Cybercrime losses reached $560 million last year
March 15, 2010
According to new numbers released last Friday, Cybercrime losses almost doubled in value from $265 million in 2008 to about $560 million in 2009. The annual report of the FBI-backed Internet Crime Complaint Center (IC3) reports that the unit handled no less than 336,656 complaints last year, a 22.4 percent increase when compared to numbers in 2008.
Overall, 419 advanced fee fraud scams ranked third with almost ten per cent of all complaints. Identity theft and overpayment fraud scams were also common causes for other complaints as well.
About 15.9 percent of the complaints involved schemes where Cyber crooks pretended to represent the FBI, while almost 12 percent involved the non-delivery of merchandise, the second most commonly reported allegation of wrongdoing.
The highest median average dollar losses involved reported incidents of investment fraud, overpayment fraud and advance fee fraud complainants.
On any typical day, IC3 takes complaints in many different categories including auction fraud, non-delivery of merchandise, credit card fraud, computer hacking, spam and then child pornography.
In addition to federal agent inpersonators, popular scam trends for last year included hitman scams, astrological reading frauds, job site hustlers and pop-up ads for fake antivirus (aka scareware) software.
Of these complaints 146,664 were referred to local, state or federal law enforcement agencies. Referred cases commonly involved financial losses, focusing on five categories: non-deliverey of merchandise and/or payment ranked (20 per cent); identity theft (over 14 percent); credit card fraud (10.5 per cent); auction fraud (10.3 per cent); and computer fraud or hacking (almost 8 per cent).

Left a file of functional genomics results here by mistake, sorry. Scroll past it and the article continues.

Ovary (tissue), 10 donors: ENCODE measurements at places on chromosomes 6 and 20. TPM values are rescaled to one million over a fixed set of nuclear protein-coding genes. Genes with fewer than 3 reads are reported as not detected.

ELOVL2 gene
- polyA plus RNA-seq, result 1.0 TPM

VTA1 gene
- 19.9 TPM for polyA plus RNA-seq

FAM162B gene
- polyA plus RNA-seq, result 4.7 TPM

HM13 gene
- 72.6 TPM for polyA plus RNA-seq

The IC3 has published an annual report since it began operating almost ten years ago. Every year since then (with the exception of 2004) has witnessed an increase in the dollar value of alleged scams reported to the agency.
But these have largely taken the form of steady increases rather than the huge leap recorded last year.
In related cybercrime trend news, businesses lost a little under $120.3 million in the third quarter of last year to phishing and Trojan-based online banking scams, according to numbers from the the U.S. Federal Deposit Insurance Corporation (FDIC).
Small businesses lost $25 million as part of these scams, FDIC specialist David Nelson told the RSA Conference on March 4th.
These latest numbers from the FBI are troubling and are indicative of a rapidly growing trend, not just in the U.S. but it many other countries as well.
Source: The FBI.
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